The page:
August 13, 2008 Marion MacDonald

Helping Families Learn to Love Each Other Again

Mirasol's adolescent eating disorder treatment program includes a five-day "family camp" where key family members come to Mirasol to experience residential treatment with their sisters and daughters. In this podcast, Family Program Facilitator Jerry Harmon describes how he works with families to help them transform they way they communicate.

"My role is facilitating what we call "list work", where the goal is to provide a forum where each family really hears the others. I try to educate them that it's not about agreeing, that when you hear the other person's reality, it may be totally different than yours. Each client shares with the family the story of her eating disorder. A lot of it comes out the work they do in groups here. They're really encouraged that this is their opportunity to provide their family with some understanding of what's been going on for them internally. It also allows them to dispel all their secrets also, if they're willing to do that, so that when they leave here, there are no more secrets to protect. The whole family now is on the same page. Whether they agree or not isn't important, it's that everybody has the same information."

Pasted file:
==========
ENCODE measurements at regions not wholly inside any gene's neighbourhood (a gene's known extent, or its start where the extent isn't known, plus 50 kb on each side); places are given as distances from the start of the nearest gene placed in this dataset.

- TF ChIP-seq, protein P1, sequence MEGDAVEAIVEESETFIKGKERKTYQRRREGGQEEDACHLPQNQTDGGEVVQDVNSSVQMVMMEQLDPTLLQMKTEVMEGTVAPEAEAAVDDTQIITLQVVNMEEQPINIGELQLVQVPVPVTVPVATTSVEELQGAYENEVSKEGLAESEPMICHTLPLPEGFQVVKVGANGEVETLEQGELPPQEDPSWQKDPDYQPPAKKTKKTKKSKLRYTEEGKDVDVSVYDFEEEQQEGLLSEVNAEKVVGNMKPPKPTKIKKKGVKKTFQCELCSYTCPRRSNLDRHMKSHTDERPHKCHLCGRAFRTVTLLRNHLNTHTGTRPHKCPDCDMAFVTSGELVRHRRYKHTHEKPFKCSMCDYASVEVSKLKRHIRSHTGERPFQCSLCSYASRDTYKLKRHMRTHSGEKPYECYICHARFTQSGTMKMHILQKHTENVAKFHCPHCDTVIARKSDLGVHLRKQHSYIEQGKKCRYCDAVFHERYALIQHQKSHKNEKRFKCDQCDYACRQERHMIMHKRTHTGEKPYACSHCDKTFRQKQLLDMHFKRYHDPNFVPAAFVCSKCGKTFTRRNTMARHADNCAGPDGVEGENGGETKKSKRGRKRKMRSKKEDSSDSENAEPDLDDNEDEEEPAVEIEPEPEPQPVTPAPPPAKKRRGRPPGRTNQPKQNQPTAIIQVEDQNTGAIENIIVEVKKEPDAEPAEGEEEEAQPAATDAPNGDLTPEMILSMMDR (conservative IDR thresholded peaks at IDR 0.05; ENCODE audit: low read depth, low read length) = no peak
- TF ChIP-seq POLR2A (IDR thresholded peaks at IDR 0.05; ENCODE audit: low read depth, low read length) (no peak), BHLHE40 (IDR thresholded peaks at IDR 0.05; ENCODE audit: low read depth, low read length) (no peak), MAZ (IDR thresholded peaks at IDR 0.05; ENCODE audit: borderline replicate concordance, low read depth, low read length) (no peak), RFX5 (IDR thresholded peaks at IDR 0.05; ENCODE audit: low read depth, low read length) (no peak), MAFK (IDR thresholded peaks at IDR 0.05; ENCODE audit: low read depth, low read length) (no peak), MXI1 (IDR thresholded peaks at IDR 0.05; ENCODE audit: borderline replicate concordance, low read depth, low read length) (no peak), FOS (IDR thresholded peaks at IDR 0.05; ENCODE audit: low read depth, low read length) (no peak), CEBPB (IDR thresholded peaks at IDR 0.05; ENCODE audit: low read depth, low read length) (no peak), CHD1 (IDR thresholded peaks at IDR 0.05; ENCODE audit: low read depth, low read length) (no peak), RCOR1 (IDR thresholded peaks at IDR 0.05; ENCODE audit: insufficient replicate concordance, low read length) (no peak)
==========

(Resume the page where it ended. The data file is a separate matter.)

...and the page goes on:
"I spend a lot of time working with the families on their emotions, how to express their emotions to each other, how to be with each other emotionally, and also how to communicate. Over the years what I've found is that, family members, as much fighting and as much hurt and pain and fear there is, and as much as they may have pulled away from each other, what they really want is to find a way to love each other again."

"A good friend of mine taught me that hurt people, hurt people. So part of my job is to teach the family that the daughter is not the identified patient here, and that the eating disorder has affected the entire family. I think most families get that, and once they get that, then they can begin to make changes."